The entire complex looks new, but not too new. 1918 Division, if it ever did exist, hadn’t been residential for at least a few decades. There goes my last attempt to find anything out about all this, I guess. As I turn away, I barely notice a shadowed plaque, mounted low to the ground, nearly hidden in the manicured brush. Embossed serifs gleam dully in the light. “Former site of Darst-Webbe Homes.”

Darst-Webbe? I know this one. It was one of Hemmingen’s housing projects, one of the biggest in the city. Demolished in the 70s, I believe. Had Emily been a resident of Darst-Webbe? Where was Emily now?

You mean when. This time the voice sounds just like it’s coming over my shoulder, muttering in my ear. I don’t even bother to look this time. I know there is nothing there I will be able to see.

Terra Form

I have barely slept when my alarm goes off. I head to campus to go to Olin, desperate for more info on Hemmingen, Bartholomew, anything. Realizing I’m getting a bit fanatic. Feeling strung out, exhausted. Huddle against the cold, raising trembling fingers to my lips to smoke as I walk from my car to the library.

Sarah is in the first floor — her usual spot — surrounded by a pile of books and paper. She gestures me over but I just wave back and continue on. I can’t stop right now.

The only sources on Hemmingen are Volumes 54-63 of The Handbook of Government Employees of the City and County of St. Louis, stored offsite, and almost certainly of not much use. There are 3 publications listed by Hemmingen directly, though. In the search results I can’t help but notice Book of the Arch does not appear as a source, which seems odd. A further quick search for Fatima Duré brings up nothing. Something to check back on later.

Hemmingen’s 3 articles are heterodox (to say the least). Though written on wildly different topics, and years apart they betray a deeper fascination with St. Louis esoterica than any rigorous urban planning subject, or really even his own profession as STLHA Director. The first of his works is an essay published in the Annals of the American Association of Geographers, Volume 43: “Stumbling Through the Ritual”. The second is in Cosmia Wandering — whatever the hell that is: “Social Trance-Formation: On the Empyrean Proceeding” and the last, published several weeks after his death in late 1963 in AAG 62, “A World Beneath Our Feet: The History and Continued Utility of the Cherokee Caves”.

The only one available is A World Beneath Our Feet, which I find tucked into the middle of AAG volume 62, itself sitting quiet and senescent, entombed in dust in an abandoned section of the stacks. Under the title, Hemmingen’s name is centered in the yellowing page, followed by a short, italicized epigraph: “…as Babalon above, so Babalon below.

The essay begins:

“There is a massive cave system that underlays the downtown core of St. Louis, Missouri. This complex, known today by the marketing name ‘Cherokee Caves’, has in fact gone by many names and served many functions: subterranean chiller for breweries, a hub on the underground railroad, and most recently, a tourist attraction. But prior to the founding of St. Louis, these caves served as the fundament for the great imperial seat which the uneducated called Cahokia, but which truly is The Nameless City. And like the titular city in Lovecraft’s work, the Nameless City is, first and foremost, a grotto city, interred underground. The ruined mounds that the City is known for today are simply the surface literations of the large, sunken passages below. The mounds point down, not up, are the violent tip to a slumbering iceberg. The builders of the Nameless City understood they were holding territory. If one can undermine the enemy, victory is near at hand. And if one lacks the high ground, it can be manufactured. This is the true purpose of the mounds. Pyramids as war machines. Pyramids as monuments to the godforms of victory.”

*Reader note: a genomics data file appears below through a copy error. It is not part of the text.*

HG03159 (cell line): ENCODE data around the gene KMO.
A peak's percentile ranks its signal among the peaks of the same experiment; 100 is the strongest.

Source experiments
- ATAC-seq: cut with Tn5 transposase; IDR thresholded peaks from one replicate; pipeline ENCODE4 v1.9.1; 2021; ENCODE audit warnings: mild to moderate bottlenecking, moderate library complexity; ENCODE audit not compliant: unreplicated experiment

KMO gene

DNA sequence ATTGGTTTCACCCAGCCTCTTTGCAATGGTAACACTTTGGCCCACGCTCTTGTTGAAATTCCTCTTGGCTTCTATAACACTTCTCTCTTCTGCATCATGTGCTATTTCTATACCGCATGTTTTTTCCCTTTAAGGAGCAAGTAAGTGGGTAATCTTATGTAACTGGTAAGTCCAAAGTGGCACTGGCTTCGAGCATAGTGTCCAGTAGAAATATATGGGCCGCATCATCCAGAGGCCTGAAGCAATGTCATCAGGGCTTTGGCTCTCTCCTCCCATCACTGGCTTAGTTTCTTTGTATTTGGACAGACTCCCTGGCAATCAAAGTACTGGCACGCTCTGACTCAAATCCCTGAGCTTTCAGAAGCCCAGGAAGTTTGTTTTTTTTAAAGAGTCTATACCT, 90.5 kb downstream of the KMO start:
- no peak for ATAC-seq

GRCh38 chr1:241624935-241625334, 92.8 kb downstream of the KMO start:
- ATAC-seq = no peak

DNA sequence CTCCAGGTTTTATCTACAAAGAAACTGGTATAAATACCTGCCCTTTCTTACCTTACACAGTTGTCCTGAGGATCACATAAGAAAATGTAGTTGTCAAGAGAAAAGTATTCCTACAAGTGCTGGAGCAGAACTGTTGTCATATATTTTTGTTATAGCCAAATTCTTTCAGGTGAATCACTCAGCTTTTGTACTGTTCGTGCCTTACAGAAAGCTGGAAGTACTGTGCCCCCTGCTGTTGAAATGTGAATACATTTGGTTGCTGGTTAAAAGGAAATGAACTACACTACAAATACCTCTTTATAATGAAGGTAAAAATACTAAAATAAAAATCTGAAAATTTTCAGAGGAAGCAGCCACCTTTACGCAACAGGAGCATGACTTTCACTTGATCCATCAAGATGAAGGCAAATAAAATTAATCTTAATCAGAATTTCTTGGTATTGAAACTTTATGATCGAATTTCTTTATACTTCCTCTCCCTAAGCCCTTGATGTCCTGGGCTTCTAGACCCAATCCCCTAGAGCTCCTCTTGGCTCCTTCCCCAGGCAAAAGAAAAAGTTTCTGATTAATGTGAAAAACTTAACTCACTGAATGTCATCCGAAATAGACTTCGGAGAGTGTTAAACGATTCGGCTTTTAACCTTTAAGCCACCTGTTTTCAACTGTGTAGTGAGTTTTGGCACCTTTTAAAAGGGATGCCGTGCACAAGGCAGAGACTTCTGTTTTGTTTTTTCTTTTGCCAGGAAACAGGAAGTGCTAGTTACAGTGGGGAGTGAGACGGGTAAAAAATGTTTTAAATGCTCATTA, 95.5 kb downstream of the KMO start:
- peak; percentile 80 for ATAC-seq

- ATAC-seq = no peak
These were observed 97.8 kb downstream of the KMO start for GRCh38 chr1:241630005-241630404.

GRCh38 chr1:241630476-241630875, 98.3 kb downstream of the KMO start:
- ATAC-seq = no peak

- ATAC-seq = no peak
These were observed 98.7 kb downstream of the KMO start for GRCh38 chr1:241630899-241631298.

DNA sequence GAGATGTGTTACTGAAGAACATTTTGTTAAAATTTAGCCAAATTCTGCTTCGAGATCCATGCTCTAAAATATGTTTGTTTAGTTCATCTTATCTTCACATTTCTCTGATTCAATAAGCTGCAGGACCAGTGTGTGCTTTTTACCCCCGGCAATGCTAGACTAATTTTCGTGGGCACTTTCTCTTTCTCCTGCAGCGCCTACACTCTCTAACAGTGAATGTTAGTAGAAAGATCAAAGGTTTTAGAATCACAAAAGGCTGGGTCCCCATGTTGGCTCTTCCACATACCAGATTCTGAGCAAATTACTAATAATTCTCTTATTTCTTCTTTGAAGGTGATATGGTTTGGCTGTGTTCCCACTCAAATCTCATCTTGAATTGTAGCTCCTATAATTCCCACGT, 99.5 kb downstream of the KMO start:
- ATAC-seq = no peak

An inline map overlays the positions of the ancient mounds and known entrances to the greater cave network. The caption reads: “Map of the true city, out of sight, an arboreal cuidad lineal cut through solid lith.”

“Morphology of the Nameless City: rich villas bored into rock high in the main caverns, the poor sleeping standing up in narrow passages, dying early due to being forced to cook in unventilated areas during the constant states of emergency. The city presented its hidden face of indomitable stone as marauders ceaselessly violated the prairie overhead in great warbands. Long sluices through solid rock become spines of communication networks populated by chains of callers using the natural reverberating properties of the caves as a public announcement system to communicate information and coordinate tactics, lending their fast voices to the slow muttering of tectonics. By speaking with the Earth, the cave dwellers achieved an efficacy in the transmission of data that, to surface enemies, must have appeared nearly instantaneous. Hic et ubique?

As I read on, Hemmingen’s argument is clearly well-researched, but absolutely delirious: As the population of the Nameless City began building up, the search for better real estate and scenic caverns led to a search further and further into the depths, the city complexifying as it ambled downwards, with elaborate and as-yet-undiscovered cisterns and agricultural construct machines. Pulling away from the surface together, going native in the bowels of the lithosphere, surface access essentially kept as a matter. The surfacemost points, according to Hemmingen, were left to become slums, being the most open to attack. These slums were “packed to the brim with the pitiful, seething dregs of the great civilization, those nearest the state of barbarity in which they’d be discovered later by the French”.